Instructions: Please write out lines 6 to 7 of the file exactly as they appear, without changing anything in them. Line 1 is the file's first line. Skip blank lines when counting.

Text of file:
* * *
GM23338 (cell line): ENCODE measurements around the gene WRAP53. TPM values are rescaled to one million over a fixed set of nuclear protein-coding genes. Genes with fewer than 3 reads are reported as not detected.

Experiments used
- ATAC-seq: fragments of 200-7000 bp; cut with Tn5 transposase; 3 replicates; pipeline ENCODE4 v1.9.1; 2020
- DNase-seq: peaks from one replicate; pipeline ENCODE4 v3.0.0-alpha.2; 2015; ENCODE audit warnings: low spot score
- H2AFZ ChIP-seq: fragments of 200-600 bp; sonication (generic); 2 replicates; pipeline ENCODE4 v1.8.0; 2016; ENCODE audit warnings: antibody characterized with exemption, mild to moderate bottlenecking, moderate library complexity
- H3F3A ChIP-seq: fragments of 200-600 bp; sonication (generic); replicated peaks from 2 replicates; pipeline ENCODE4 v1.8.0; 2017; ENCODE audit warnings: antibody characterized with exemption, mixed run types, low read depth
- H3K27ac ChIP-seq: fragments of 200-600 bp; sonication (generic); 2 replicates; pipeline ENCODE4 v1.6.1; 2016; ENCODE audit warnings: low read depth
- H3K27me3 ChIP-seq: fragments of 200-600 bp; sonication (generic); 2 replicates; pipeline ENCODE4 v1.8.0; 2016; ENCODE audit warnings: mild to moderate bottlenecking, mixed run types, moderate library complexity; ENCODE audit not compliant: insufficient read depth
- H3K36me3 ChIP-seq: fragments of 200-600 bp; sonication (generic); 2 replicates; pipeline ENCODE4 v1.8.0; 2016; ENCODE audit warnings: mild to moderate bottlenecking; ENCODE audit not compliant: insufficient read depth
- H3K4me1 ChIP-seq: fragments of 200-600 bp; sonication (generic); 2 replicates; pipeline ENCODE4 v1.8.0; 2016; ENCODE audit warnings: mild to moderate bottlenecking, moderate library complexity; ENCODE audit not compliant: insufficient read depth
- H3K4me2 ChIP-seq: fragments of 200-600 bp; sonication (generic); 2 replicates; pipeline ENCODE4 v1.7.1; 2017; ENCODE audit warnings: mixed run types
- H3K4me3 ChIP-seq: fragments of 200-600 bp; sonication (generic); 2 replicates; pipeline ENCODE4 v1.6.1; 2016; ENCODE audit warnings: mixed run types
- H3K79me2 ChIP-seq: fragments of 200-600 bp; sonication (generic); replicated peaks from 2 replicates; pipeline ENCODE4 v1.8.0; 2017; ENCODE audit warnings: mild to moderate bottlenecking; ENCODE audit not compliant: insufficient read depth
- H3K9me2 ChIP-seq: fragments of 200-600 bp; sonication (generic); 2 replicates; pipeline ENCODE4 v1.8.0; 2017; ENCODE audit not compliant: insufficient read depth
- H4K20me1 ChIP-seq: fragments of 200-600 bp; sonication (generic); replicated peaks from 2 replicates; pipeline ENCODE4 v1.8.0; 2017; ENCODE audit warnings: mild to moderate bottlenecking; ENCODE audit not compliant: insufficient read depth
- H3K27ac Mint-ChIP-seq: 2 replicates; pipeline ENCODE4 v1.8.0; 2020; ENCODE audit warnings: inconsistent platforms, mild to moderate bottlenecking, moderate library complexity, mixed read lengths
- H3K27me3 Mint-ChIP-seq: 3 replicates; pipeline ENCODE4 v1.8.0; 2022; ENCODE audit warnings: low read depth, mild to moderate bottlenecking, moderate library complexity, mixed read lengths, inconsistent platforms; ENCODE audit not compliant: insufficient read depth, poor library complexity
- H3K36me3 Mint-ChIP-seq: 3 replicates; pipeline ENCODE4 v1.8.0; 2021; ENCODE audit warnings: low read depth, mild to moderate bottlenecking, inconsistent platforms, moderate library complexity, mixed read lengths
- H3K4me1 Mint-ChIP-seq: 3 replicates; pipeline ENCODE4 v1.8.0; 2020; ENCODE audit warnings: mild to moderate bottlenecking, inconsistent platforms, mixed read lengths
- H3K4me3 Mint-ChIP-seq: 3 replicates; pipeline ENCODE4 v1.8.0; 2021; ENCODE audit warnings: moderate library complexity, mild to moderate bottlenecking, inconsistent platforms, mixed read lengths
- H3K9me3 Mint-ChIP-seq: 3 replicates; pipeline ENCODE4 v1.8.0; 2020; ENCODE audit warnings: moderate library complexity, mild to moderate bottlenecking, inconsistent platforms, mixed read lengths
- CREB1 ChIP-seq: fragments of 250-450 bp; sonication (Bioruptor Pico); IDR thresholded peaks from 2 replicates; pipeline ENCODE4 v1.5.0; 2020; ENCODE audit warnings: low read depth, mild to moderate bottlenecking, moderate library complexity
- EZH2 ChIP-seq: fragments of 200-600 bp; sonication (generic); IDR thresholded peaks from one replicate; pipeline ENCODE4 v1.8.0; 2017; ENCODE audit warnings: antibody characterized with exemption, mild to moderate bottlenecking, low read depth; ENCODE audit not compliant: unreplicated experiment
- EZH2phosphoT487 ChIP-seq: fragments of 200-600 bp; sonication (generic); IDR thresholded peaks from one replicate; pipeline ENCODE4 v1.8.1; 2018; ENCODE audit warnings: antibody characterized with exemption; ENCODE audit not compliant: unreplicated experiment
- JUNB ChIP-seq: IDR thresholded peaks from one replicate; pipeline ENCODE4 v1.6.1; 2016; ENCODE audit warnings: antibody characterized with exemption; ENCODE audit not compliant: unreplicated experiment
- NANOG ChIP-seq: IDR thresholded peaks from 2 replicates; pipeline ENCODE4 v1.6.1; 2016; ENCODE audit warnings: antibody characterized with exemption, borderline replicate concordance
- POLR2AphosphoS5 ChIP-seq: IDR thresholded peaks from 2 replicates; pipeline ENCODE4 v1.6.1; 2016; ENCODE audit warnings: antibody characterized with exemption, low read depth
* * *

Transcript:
- H3F3A ChIP-seq: fragments of 200-600 bp; sonication (generic); replicated peaks from 2 replicates; pipeline ENCODE4 v1.8.0; 2017; ENCODE audit warnings: antibody characterized with exemption, mixed run types, low read depth
- H3K27ac ChIP-seq: fragments of 200-600 bp; sonication (generic); 2 replicates; pipeline ENCODE4 v1.6.1; 2016; ENCODE audit warnings: low read depth